Personal data is legally protected in the Constitution of the Portuguese Republic. It is also one of the fundamental rights of freedom and principles recognized in the Charter of Fundamental Rights of the European Union.

The EU Regulation 2016/679 of the European Parliament and of the Council of 27 April 2016 (GDPR) is on the protection of individuals with regard to the processing of personal data and on the free movement of such data, whose applicability applies to all private and public organizations located in the 28 member states of the European Union or organizations subcontracted for this purpose located in the EU, which process personal data of Individuals residing in the territory of the European Union regardless of their nationality or place of residence.

It was published in 2016 with an adaptation period of 2 years, being applicable on May 25, 2018 in all EU member countries.

The main obligations implicit in the GDPR translate a set of new rules, among which stand out the obligation to designate a data protection officer, rules on data pseudonymization, the amendment of the rules on obtaining consent, new rules on consent of minors, the elimination of the system of notifications and authorizations, the implementation of the right to forget, creation of increased obligations for subcontractors, the introduction of very high fines and information obligations regarding security breaches.

Personal Data is information relating to a living, identified or identifiable person and it is also the collection of distinct pieces of information that can lead to the identification of a particular person.

On the other hand personal data that has been de-characterized, encoded, or pseudonymized, but which can be used to re-identify a person, remains personal data and falls under the scope of the GDPR.

If personal data has been anonymized in such a way that the person is not or no longer identifiable is no longer considered personal data. For data to be truly anonymized, the anonymization must be irreversible. (1)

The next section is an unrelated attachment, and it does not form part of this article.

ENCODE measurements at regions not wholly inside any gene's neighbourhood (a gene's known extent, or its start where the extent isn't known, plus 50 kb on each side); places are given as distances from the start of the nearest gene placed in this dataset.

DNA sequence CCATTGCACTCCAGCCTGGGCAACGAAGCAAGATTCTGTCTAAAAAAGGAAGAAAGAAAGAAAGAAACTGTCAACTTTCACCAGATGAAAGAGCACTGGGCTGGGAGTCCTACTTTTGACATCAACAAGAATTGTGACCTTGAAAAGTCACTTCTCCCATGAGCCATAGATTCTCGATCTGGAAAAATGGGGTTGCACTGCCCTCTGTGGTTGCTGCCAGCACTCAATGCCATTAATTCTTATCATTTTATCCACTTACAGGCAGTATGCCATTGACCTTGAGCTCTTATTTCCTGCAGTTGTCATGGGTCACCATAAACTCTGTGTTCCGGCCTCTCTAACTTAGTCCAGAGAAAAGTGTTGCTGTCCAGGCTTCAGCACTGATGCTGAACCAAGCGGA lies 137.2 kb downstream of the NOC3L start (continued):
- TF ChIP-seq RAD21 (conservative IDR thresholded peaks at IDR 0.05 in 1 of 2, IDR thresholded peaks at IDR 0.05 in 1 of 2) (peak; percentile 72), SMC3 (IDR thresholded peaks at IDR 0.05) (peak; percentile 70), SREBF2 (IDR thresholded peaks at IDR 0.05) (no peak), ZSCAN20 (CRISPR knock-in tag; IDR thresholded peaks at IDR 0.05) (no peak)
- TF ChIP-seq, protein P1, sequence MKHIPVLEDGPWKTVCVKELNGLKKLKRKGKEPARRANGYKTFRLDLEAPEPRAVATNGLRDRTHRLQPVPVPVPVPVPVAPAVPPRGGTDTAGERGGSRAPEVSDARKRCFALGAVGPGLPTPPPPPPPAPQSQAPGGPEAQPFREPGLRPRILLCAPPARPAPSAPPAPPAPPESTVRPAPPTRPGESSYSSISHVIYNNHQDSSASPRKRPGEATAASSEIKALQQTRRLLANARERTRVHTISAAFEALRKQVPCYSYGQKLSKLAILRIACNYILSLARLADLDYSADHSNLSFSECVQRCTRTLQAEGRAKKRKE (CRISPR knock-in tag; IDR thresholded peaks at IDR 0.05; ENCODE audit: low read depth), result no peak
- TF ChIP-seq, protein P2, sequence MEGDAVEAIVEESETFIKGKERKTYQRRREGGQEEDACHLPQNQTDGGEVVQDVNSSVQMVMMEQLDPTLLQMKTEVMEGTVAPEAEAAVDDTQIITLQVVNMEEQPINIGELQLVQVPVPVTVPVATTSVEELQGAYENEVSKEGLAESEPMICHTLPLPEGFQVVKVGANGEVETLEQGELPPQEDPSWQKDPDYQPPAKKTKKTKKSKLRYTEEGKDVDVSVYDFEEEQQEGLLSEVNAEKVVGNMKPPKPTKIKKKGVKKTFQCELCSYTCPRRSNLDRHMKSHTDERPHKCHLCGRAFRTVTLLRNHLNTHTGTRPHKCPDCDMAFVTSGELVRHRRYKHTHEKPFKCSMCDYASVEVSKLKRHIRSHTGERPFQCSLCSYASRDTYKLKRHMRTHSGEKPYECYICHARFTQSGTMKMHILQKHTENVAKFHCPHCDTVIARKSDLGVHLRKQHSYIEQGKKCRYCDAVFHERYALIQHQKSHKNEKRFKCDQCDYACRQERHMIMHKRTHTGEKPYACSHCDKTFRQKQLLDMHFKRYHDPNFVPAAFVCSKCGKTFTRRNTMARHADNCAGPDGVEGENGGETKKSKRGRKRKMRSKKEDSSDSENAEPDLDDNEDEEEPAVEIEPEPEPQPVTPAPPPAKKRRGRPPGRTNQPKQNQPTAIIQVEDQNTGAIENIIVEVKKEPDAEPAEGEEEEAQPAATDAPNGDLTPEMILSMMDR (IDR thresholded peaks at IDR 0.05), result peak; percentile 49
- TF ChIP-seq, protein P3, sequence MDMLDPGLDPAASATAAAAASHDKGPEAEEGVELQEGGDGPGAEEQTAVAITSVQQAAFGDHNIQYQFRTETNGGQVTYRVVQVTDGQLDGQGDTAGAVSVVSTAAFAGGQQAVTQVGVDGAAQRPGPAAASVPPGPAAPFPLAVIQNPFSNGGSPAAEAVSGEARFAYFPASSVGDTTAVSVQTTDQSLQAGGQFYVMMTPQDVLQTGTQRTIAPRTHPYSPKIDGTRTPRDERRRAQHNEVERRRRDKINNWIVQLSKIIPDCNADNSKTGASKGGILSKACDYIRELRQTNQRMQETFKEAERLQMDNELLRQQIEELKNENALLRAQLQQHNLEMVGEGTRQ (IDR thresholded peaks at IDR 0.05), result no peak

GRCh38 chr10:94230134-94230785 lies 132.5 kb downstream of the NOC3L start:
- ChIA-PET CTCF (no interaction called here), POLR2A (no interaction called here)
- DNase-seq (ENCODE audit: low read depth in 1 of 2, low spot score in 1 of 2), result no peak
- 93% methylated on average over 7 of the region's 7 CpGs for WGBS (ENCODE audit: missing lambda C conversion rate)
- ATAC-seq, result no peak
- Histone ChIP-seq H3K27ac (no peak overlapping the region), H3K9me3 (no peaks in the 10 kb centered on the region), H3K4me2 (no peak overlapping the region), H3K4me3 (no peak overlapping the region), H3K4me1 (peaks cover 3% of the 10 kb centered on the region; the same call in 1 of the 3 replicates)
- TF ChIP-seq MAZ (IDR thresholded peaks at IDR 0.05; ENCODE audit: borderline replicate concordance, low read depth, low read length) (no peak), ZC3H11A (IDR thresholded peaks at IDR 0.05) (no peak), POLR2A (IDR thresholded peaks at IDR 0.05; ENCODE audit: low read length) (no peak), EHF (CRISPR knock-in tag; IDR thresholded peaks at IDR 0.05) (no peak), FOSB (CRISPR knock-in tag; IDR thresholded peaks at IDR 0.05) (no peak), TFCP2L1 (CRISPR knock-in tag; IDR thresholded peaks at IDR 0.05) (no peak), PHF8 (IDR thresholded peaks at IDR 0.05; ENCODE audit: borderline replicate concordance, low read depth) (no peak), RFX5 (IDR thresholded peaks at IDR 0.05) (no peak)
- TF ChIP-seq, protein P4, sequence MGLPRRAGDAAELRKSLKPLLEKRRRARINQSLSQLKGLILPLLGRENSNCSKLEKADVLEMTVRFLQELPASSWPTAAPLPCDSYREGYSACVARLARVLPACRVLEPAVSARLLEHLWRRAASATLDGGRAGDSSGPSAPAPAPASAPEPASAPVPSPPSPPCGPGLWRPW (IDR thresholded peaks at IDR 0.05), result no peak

Examples of personal data:

– A first and last name;

– A home address;

– An email address such as;

– The number of an identification card;

– Location data (e.g. the location data function on a cell phone) (*);

– An IP (internet protocol) address;

– Connection cookies;

– Your phone’s advertising identifier;

– Data held by a hospital or doctor that uniquely identifies a person.

Examples of data not considered personal:

– The company registration number;

– An email address such as;

– Anonymized data.

The range of information that can be associated with a person is wide, data that is considered personal is used for many everyday activities.

And the information can be found in different formats, as well as with the technological advance many data related to people are stored, processed or transmitted in digital format.

If, on the one hand, technological means have accelerated and streamlined many bureaucratic procedures, on the other, they are used to commit so-called cybercrimes.

It is important to emphasize the extreme importance of safeguarding the security of information, because all security breaches related to access to this information will lead to consequences, some of them drastic in personal life.

Therefore, the protection of personal data must be ensured in every situation.

All documents containing personal information of a private nature must be carefully stored to avoid misuse by third parties. Access to them should only be granted in situations provided for by law.

If any personal documents, such as a bank card, are lost or misplaced, the police authorities should be contacted immediately.

Another example are the electronic mailboxes used for contacts with credit institutions or to receive messages with confidential information that should be properly protected, and it is important to protect access codes and adopt security measures when accessing the internet.

There is also an idea about the precautions to be taken when hiring products at a distance. Financial services are often advertised on the Internet, and there are several ways to contract financial products without the need for the client to go in person.

Now this contracting done over the internet, by phone, must be assured by the customer himself, and therefore, aiming to protect personal data.



(*) It should be noted that in some cases there is specific sectoral legislation regulating, for example, the use of location data or the use of cookies – Directive 2002/58/EC of the European Parliament and of the Council of 12 July 2002 (OJ L 201, 31.7.2002, p. 37) and Regulation (EC) No 2006/2004 of the European Parliament and of the Council of 27 October 2004 (OJ L 364, 9.12.2004, p. 1).

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